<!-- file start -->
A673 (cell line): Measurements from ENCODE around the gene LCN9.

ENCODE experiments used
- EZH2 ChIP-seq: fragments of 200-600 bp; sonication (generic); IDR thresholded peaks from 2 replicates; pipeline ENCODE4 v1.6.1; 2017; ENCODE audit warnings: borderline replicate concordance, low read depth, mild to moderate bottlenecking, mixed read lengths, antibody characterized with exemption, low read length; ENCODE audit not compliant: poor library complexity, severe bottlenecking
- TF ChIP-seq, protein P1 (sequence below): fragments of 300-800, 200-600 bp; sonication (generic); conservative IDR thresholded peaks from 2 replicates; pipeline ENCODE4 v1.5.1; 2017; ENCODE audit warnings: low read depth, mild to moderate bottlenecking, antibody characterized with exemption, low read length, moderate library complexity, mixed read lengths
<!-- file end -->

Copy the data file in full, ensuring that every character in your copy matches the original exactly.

A673 (cell line): Measurements from ENCODE around the gene LCN9.

ENCODE experiments used
- EZH2 ChIP-seq: fragments of 200-600 bp; sonication (generic); IDR thresholded peaks from 2 replicates; pipeline ENCODE4 v1.6.1; 2017; ENCODE audit warnings: borderline replicate concordance, low read depth, mild to moderate bottlenecking, mixed read lengths, antibody characterized with exemption, low read length; ENCODE audit not compliant: poor library complexity, severe bottlenecking
- TF ChIP-seq, protein P1 (sequence below): fragments of 300-800, 200-600 bp; sonication (generic); conservative IDR thresholded peaks from 2 replicates; pipeline ENCODE4 v1.5.1; 2017; ENCODE audit warnings: low read depth, mild to moderate bottlenecking, antibody characterized with exemption, low read length, moderate library complexity, mixed read lengths